We may remove messages that are unrelated to the topic, encourage illegal activity, use all capital letters or are unreadable.
 

Messages that are flagged by readers as objectionable will be reviewed and may or may not be removed. Please do not flag a post simply because you disagree with it.

Sponsored by
ADVERTISEMENT
Subscribe to Indiana Lawyer
  1. Whether you support "gay marriage" or not is not the issue. The issue is whether the SCOTUS can extract from an unmentionable somewhere the notion that the Constitution forbids government "interference" in the "right" to marry. Just imagine time-traveling to Philadelphia in 1787. Ask James Madison if the document he and his fellows just wrote allowed him- or forbade government to "interfere" with- his "right" to marry George Washington? He would have immediately- and justly- summoned the Sergeant-at-Arms to throw your sorry self out into the street. Far from being a day of liberation, this is a day of capitulation by the Rule of Law to the Rule of What's Happening Now.

  2. With today's ruling, AG Zoeller's arguments in the cases of Obamacare and Same-sex Marriage can be relegated to the ash heap of history. 0-fer

  3. She must be a great lawyer

  4. Ind. Courts - "Illinois ranks 49th for how court system serves disadvantaged" What about Indiana? A story today from Dave Collins of the AP, here published in the Benton Illinois Evening News, begins: Illinois' court system had the third-worst score in the nation among state judiciaries in serving poor, disabled and other disadvantaged members of the public, according to new rankings. Illinois' "Justice Index" score of 34.5 out of 100, determined by the nonprofit National Center for Access to Justice, is based on how states serve people with disabilities and limited English proficiency, how much free legal help is available and how states help increasing numbers of people representing themselves in court, among other issues. Connecticut led all states with a score of 73.4 and was followed by Hawaii, Minnesota, New York and Delaware, respectively. Local courts in Washington, D.C., had the highest overall score at 80.9. At the bottom was Oklahoma at 23.7, followed by Kentucky, Illinois, South Dakota and Indiana. ILB: That puts Indiana at 46th worse. More from the story: Connecticut, Hawaii, Minnesota, Colorado, Tennessee and Maine had perfect 100 scores in serving people with disabilities, while Indiana, Georgia, Wyoming, Missouri and Idaho had the lowest scores. Those rankings were based on issues such as whether interpretation services are offered free to the deaf and hearing-impaired and whether there are laws or rules allowing service animals in courthouses. The index also reviewed how many civil legal aid lawyers were available to provide free legal help. Washington, D.C., had nearly nine civil legal aid lawyers per 10,000 people in poverty, the highest rate in the country. Texas had the lowest rate, 0.43 legal aid lawyers per 10,000 people in poverty. http://indianalawblog.com/archives/2014/11/ind_courts_illi_1.html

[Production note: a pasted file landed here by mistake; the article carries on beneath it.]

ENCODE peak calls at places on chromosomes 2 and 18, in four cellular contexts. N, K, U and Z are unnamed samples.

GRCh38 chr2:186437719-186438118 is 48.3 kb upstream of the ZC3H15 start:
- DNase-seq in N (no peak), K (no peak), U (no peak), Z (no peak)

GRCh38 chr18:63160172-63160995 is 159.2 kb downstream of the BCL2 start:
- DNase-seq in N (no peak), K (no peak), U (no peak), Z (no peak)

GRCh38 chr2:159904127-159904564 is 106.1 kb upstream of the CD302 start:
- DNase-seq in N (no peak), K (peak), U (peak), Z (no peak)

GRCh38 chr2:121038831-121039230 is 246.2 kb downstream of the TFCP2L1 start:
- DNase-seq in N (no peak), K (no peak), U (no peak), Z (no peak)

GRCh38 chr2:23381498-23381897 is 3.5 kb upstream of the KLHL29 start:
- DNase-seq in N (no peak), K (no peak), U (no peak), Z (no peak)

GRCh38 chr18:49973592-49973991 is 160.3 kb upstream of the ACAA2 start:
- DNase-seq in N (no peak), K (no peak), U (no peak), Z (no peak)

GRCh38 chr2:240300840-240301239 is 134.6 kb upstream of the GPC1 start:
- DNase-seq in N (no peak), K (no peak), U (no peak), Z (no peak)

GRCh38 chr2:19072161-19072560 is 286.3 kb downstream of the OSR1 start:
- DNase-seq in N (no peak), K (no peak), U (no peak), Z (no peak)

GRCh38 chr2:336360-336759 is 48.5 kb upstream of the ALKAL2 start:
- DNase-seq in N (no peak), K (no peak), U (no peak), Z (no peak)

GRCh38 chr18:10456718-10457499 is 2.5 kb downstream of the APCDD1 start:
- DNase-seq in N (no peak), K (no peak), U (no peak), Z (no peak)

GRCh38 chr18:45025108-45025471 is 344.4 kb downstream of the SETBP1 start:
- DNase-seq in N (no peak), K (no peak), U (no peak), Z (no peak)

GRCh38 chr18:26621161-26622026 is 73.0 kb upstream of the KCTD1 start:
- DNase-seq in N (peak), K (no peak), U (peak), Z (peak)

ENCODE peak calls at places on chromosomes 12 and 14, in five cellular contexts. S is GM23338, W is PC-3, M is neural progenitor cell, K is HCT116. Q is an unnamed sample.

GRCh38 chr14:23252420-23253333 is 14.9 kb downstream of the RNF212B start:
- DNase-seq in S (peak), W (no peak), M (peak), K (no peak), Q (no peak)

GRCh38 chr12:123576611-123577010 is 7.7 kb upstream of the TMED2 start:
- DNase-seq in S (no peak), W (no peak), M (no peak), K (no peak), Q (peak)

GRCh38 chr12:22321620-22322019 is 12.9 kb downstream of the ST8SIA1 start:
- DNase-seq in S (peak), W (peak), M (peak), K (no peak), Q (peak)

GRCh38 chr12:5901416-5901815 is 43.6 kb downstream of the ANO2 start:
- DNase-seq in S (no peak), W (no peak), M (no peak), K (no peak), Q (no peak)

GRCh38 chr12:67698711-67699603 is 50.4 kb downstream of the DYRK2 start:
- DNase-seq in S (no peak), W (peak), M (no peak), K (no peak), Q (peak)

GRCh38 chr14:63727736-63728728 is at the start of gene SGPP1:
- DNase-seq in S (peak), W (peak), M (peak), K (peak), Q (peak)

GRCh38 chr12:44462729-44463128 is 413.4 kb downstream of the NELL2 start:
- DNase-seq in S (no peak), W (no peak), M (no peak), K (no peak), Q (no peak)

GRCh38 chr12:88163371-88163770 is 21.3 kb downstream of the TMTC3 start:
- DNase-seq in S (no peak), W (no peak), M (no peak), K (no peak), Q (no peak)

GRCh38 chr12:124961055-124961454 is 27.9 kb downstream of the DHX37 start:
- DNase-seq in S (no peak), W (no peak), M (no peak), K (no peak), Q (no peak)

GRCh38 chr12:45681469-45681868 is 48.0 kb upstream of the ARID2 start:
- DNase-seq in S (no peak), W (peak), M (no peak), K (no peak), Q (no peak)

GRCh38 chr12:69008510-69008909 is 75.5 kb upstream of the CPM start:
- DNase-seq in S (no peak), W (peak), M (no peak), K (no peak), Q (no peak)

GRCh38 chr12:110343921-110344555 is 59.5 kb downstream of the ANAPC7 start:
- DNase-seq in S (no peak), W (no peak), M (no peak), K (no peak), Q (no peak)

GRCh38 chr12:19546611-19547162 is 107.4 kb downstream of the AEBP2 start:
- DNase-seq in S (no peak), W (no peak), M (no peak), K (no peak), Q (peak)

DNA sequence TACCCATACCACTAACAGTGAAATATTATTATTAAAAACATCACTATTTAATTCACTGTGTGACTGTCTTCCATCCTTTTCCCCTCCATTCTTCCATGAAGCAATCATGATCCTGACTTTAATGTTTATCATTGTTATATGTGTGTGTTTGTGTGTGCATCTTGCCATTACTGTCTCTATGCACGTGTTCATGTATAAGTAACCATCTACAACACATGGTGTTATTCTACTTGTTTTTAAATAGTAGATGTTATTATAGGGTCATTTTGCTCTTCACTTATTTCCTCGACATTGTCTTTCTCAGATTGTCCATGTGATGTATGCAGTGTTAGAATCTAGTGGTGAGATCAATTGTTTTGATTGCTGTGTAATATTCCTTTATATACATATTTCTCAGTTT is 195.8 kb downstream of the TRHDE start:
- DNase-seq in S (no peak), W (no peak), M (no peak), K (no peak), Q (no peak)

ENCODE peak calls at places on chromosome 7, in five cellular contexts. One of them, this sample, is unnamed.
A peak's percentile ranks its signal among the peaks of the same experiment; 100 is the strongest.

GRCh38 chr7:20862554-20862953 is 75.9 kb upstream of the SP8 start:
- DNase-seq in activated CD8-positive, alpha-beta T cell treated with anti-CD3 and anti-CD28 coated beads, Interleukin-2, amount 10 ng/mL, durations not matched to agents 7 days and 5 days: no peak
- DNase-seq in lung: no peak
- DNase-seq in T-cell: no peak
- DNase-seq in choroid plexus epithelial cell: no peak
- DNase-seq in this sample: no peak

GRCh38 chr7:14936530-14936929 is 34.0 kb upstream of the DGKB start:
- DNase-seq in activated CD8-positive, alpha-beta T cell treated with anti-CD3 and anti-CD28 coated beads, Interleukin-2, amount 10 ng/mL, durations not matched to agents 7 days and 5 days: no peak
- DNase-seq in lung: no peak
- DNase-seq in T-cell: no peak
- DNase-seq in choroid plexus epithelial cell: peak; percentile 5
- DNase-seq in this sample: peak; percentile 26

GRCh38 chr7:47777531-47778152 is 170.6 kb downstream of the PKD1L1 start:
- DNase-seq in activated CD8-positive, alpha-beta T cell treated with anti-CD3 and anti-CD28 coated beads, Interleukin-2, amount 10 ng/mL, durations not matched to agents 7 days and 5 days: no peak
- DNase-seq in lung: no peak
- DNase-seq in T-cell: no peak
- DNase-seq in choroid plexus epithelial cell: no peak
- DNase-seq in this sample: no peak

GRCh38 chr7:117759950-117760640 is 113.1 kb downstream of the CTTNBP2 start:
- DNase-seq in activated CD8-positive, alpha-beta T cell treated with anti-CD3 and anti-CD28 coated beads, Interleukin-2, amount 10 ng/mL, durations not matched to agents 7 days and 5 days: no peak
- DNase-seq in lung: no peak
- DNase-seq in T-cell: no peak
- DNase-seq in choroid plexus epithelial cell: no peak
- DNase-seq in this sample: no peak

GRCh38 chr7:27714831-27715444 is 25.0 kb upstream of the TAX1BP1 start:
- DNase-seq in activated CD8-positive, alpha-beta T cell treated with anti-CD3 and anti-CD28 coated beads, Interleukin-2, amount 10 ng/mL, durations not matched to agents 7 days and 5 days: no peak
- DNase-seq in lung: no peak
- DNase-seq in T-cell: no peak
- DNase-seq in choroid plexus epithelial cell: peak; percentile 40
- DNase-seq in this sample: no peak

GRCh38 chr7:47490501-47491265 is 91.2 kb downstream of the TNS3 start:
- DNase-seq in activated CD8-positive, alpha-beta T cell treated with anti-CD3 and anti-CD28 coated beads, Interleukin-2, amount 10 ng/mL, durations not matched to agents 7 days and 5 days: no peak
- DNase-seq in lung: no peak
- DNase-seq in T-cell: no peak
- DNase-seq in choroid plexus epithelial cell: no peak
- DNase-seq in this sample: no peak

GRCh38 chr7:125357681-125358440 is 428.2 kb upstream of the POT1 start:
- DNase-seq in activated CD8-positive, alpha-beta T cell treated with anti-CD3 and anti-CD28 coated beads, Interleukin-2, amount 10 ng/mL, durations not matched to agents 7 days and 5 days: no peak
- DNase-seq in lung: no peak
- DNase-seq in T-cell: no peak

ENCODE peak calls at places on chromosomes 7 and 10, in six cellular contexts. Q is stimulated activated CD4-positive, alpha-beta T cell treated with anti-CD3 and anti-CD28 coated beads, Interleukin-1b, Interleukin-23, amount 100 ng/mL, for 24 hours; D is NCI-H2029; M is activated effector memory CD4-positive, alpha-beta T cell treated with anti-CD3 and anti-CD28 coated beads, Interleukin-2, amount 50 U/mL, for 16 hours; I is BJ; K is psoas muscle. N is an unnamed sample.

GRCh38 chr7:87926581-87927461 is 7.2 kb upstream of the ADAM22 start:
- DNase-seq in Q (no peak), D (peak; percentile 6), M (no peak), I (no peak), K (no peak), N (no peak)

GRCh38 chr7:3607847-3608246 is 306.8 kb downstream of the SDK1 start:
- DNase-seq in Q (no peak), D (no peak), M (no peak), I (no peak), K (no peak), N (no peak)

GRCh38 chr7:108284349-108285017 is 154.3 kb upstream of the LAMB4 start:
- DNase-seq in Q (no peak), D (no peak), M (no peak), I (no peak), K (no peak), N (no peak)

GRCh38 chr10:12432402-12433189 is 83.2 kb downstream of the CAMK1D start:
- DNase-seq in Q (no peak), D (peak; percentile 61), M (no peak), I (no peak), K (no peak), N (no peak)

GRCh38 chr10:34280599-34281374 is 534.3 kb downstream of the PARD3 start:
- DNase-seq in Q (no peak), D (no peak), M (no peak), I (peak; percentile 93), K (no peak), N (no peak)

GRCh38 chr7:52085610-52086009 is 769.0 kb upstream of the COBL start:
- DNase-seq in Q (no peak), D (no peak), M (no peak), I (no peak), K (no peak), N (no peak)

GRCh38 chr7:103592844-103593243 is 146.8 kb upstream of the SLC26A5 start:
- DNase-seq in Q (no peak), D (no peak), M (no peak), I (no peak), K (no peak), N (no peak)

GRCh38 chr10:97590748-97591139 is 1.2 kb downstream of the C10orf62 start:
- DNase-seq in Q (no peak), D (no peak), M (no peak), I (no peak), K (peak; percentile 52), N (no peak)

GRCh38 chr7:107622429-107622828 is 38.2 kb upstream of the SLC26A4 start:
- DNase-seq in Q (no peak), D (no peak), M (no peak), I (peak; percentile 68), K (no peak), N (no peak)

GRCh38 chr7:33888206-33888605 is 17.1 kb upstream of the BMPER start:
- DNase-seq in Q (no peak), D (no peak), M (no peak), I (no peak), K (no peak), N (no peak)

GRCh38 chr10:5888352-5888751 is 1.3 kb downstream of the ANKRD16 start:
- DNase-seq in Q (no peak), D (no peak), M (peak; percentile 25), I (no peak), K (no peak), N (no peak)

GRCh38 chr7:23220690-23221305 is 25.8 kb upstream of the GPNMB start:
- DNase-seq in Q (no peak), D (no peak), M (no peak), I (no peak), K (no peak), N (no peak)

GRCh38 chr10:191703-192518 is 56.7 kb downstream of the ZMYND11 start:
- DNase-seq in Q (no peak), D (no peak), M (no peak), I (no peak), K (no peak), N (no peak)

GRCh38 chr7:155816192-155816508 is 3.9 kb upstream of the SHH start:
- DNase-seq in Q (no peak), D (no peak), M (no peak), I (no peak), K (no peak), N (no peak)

5. A very thorough opinion by the federal court. The Rooker-Feldman analysis, in particular, helps clear up muddy water as to the entanglement issue. Looks like the Seventh Circuit is willing to let its district courts cruise much closer to the Indiana Supreme Court's shorelines than most thought likely, at least when the ADA on the docket. Some could argue that this case and Praekel, taken together, paint a rather unflattering picture of how the lower courts are being advised as to their duties under the ADA. A read of the DOJ amicus in Praekel seems to demonstrate a less-than-congenial view toward the higher echelons in the bureaucracy.

ADVERTISEMENT